</body>

The math:

  • The heading level 1: 2(em)*16(px)=32(px)
  • The paragraph: 1(em)*16(px)=16(px)

The problem with EM and Percent

EM and percent suffer from a problem called compounding. Because they inherit from their parents, compounding happens when font sizes are unexpectedly calculated over multiple nested levels. The font size is recalculated with every nested child element giving you a much larger or smaller font size than originally intended.

For example:

body { font-size: 16px; }
.parent { font-size: 1em; }
.child { font-size: 2em; }
<body>
<!-- font size of the body is set to 16px -->
<div class="parent">
This text would be 16px
<div class="child">
This text would be 32px, as expected
<div class="child">
This text would be 64px, not as expected
<div class="child">
This text would be 128px, definitely not as expected
</div>
</div>
</div>
</div>
</body>

The math:

  • The parent: 1(em)*16(px)=16(px)
  • The first child: 2(em)*16(px)=32(px)
  • The second child: 2(em)*32(px)=64(px)
  • The third child: 2(em)*64(px)=128(px)

To get around this problem of compounding, we can use the REM unit.

What is REM?

Using REMs is the easiest way to make your font sizes scale and still maintain control over your whole design.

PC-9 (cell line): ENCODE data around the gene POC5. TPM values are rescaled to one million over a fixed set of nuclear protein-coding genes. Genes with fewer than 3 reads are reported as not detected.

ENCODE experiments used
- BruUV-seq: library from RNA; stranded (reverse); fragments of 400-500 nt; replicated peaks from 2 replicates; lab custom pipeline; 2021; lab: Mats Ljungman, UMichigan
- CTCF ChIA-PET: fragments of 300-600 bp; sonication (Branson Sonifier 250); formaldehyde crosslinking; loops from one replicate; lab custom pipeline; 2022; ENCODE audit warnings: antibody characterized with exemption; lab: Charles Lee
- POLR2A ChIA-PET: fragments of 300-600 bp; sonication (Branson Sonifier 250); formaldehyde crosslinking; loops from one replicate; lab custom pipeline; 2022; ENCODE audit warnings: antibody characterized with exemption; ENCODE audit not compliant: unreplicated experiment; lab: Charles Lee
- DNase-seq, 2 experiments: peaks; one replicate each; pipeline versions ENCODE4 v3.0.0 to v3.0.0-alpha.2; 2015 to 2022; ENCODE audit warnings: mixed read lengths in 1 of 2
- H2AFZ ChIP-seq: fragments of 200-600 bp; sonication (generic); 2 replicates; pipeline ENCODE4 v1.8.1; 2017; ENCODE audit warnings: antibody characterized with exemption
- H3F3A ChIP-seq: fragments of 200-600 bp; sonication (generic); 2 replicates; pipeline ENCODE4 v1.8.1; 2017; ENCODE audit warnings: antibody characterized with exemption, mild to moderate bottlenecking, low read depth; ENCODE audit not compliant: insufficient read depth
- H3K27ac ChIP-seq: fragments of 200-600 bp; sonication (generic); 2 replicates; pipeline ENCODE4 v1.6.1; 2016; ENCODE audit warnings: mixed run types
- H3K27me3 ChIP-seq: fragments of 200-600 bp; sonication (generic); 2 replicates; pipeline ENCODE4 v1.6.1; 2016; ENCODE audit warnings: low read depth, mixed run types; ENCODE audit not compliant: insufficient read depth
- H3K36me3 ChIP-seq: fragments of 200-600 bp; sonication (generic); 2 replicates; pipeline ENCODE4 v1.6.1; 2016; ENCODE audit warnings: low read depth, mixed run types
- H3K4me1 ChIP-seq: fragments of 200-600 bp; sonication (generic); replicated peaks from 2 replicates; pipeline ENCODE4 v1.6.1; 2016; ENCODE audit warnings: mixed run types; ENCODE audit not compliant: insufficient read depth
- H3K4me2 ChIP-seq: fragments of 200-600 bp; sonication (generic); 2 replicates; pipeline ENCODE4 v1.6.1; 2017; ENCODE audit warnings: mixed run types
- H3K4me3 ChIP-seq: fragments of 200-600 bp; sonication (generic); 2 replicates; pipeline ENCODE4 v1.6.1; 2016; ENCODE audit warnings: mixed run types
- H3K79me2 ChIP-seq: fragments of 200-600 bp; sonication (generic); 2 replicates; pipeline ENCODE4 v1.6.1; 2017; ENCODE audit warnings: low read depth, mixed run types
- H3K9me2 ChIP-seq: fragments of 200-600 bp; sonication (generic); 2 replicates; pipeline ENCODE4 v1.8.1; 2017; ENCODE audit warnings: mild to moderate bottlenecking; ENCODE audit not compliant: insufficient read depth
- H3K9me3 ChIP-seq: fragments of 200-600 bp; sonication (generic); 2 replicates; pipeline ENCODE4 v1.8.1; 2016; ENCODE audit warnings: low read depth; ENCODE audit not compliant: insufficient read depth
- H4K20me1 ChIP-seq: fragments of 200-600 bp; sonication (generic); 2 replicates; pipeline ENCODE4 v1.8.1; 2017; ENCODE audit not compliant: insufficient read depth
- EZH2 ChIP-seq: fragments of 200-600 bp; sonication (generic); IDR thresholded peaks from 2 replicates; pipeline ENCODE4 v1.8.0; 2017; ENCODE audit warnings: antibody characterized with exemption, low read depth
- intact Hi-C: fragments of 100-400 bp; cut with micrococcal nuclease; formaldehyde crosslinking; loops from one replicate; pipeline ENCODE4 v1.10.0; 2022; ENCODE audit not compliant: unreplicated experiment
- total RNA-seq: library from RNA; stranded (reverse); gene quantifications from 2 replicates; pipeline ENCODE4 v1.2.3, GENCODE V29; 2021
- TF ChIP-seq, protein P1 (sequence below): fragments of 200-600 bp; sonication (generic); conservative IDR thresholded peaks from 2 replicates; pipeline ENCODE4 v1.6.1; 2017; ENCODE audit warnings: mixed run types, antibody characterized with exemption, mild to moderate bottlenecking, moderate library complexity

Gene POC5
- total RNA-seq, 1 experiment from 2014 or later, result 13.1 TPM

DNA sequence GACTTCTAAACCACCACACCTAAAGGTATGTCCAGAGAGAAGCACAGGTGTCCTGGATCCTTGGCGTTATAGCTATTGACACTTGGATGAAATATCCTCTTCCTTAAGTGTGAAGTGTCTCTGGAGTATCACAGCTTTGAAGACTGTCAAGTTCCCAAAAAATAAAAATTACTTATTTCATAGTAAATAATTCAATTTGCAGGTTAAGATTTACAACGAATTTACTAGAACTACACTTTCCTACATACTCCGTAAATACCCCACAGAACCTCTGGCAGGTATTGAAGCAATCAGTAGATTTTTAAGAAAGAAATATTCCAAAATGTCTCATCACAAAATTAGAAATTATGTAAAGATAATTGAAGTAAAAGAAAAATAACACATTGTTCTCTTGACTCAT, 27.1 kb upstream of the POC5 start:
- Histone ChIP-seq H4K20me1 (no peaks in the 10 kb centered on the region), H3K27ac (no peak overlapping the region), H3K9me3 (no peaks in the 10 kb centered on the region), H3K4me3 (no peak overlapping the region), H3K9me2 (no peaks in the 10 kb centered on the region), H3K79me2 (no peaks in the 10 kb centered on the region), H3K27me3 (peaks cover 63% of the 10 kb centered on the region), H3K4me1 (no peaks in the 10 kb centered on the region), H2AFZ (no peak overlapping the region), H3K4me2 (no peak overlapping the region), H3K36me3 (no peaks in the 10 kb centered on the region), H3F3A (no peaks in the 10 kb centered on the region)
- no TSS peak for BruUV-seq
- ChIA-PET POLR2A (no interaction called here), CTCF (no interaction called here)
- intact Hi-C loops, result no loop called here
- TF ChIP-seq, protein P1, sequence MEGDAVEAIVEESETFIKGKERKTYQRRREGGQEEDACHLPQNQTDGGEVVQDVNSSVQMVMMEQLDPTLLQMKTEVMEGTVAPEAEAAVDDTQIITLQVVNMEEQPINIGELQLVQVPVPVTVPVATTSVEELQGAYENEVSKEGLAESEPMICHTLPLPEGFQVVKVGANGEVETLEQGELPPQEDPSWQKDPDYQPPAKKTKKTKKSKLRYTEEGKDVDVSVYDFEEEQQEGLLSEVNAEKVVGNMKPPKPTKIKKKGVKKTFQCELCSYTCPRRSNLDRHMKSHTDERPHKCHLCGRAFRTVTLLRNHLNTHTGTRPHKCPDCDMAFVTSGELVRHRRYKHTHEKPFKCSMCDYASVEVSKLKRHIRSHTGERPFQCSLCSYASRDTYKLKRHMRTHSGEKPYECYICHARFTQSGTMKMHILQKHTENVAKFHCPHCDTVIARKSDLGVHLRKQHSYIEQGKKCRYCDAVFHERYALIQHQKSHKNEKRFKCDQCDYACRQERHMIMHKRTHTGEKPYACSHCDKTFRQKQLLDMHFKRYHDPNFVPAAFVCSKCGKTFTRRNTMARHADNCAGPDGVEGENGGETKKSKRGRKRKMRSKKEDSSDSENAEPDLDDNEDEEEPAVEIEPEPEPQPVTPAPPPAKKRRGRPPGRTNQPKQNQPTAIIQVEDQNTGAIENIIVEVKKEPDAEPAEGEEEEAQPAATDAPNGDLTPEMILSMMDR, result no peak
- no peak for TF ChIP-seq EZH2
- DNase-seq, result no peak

REM units are almost the same as the EM unit. The key difference is that rather than inheriting their size from their parent elements, they always inherit from the root element. REM literally means ‘Root EM’, but unlike the old-school EM unit, REMs were invented purely for the digital world, to prevent the compounding issue.

The way a REM works is by always going to the root element on the page to calculate the font size. The root element is the first element on the page, which is the <html> tag, and unless you override it in your CSS, the HTML tag will always try to inherit its default font size from the browsers user settings.

In most modern browsers, the default user setting for font size is 16px. In Chrome and Edge this is labelled ‘medium’, but there are also settings for ‘large’ and ‘very large’. Large is 20px, and very large is 24px. So, font-size:1rem can technically be 16px, 20px or 24px high depending on the user settings in the browser. Whereas font-size:16px will always be 16px.

For example:

/* could be 16px, 20px or 24px */
p { font-size: 1rem; }

/* could be 32px, 40px or 48px */
p { font-size: 2rem; }

/* could be 8px, 10px or 12px */